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Repercussion of Large Scale Hydro Dam Deployment: The Case of Congo Grand Inga Hydro Project

Ayobami Solomon Oyewo (), Javier Farfan (), Pasi Peltoniemi () and Christian Breyer ()
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Ayobami Solomon Oyewo: School of Energy Systems, Lappeenranta University of Technology, Skinnarilankatu 34, 53850 Lappeenranta, Finland
Javier Farfan: School of Energy Systems, Lappeenranta University of Technology, Skinnarilankatu 34, 53850 Lappeenranta, Finland
Pasi Peltoniemi: School of Energy Systems, Lappeenranta University of Technology, Skinnarilankatu 34, 53850 Lappeenranta, Finland
Christian Breyer: School of Energy Systems, Lappeenranta University of Technology, Skinnarilankatu 34, 53850 Lappeenranta, Finland

Energies, 2018, vol. 11, issue 4, 1-30

Abstract: The idea of damming the Congo River has persisted for decades. The Grand Inga project, of up to 42 GW power generation capacity, can only be justified as part of a regional energy master plan for Africa, to bridge the energy gap on the continent. Proponents of very large dams have often exaggerated potential multiple benefits of a mega dam, marginalise environmental concerns and neglect the true risk of such projects, in particular for the fragile economies of developing countries. Studies have reported the financial risks, cost overruns and schedule spills associated with very large dams. In addition, most of the dams in the region are poorly managed. Therefore, the type and scale of Grand Inga is not the solution for millions of not yet electrified people in Sub-Saharan Africa. In this research, scenarios are defined based on announced costs and expected costs. Cost escalations in the range from 5% to 100% for the Inga project in 2030 and 2040 are considered, as average cost overruns are typically at about 70% or higher for similar mega-dams. It was found that when the cost overrun for the Grand Inga project exceeds 35% and −5% for 2030 and 2040 assumptions, respectively, the project becomes economically non-beneficial. In all scenarios, Sub-Saharan Africa can mainly be powered by solar photovoltaics to cover the electricity demand and complemented by wind energy, supported by batteries. Hydropower and biomass-based electricity can serve as complementary resources. The grid frequency stability of the power system is analysed and discussed in the paper. Benefits of the Inga hydropower project have to be increasingly questioned, in particular due to the fast cost decline of solar photovoltaics and batteries.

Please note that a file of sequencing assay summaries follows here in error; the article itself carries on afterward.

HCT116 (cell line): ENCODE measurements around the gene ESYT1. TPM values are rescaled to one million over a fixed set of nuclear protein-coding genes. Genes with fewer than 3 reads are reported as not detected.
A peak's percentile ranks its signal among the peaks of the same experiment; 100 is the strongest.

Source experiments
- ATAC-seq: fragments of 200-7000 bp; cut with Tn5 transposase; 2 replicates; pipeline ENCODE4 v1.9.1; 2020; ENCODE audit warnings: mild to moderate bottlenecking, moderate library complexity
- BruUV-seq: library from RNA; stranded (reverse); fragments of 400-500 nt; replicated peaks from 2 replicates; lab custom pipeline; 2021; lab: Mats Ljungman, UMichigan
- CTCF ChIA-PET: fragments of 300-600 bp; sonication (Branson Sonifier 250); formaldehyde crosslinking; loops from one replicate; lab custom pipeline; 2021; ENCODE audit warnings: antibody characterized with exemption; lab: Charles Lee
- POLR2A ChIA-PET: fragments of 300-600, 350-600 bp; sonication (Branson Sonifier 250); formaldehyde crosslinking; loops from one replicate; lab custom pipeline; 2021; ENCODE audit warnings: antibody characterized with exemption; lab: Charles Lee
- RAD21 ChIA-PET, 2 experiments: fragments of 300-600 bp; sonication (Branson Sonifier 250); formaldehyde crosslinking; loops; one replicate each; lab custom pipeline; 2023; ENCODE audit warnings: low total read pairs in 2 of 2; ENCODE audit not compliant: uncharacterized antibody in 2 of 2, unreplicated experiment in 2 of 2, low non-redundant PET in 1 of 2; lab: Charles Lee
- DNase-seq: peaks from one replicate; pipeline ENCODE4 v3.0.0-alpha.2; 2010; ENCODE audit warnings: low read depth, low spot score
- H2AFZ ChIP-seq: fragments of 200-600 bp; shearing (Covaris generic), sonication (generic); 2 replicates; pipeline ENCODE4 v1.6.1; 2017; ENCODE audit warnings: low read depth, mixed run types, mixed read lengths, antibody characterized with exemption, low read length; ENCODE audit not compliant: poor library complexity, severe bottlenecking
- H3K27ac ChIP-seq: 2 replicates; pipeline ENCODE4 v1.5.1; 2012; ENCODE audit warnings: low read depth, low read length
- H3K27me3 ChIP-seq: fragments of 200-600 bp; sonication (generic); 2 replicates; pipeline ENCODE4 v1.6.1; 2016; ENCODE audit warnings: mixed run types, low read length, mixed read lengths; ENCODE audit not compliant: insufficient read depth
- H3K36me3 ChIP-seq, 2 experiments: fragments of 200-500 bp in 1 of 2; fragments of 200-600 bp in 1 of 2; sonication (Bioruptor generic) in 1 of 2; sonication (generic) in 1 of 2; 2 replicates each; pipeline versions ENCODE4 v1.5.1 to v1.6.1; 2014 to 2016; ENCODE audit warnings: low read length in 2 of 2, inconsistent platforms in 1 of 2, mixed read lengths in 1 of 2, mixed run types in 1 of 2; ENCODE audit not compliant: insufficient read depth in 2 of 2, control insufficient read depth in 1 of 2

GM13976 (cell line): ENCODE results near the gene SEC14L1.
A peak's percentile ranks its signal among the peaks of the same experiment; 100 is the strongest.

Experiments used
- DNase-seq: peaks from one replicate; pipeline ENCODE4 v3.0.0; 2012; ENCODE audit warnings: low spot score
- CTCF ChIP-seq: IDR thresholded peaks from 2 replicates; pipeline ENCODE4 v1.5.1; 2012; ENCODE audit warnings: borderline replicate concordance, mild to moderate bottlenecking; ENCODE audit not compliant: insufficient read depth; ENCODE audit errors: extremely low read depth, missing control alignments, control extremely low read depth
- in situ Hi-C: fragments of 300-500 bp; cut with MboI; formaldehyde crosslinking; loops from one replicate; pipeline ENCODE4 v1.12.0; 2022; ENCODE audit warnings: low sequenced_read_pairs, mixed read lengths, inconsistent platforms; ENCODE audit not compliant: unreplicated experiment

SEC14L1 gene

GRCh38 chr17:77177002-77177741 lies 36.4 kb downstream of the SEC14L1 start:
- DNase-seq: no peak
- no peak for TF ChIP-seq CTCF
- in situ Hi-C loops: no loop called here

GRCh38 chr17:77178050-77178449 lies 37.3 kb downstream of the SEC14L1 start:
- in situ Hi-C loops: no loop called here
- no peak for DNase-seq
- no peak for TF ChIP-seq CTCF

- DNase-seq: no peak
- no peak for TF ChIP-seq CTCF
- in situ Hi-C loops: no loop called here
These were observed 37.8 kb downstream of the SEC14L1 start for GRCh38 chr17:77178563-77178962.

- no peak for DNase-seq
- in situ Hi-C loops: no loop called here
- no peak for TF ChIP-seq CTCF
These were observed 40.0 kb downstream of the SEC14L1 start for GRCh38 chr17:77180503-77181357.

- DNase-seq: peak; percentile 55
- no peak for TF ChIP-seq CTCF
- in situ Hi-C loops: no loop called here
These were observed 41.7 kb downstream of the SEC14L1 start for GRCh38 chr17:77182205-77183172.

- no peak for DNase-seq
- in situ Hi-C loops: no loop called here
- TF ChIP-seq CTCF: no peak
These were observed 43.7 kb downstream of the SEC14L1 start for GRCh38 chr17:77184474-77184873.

Keywords: renewable energy; Congo River; Democratic Republic of the Congo; Grand Inga; hydropower; Sub-Saharan Africa (search for similar items in EconPapers)
JEL-codes: Q Q0 Q4 Q40 Q41 Q42 Q43 Q47 Q48 Q49 (search for similar items in EconPapers)
Date: 2018
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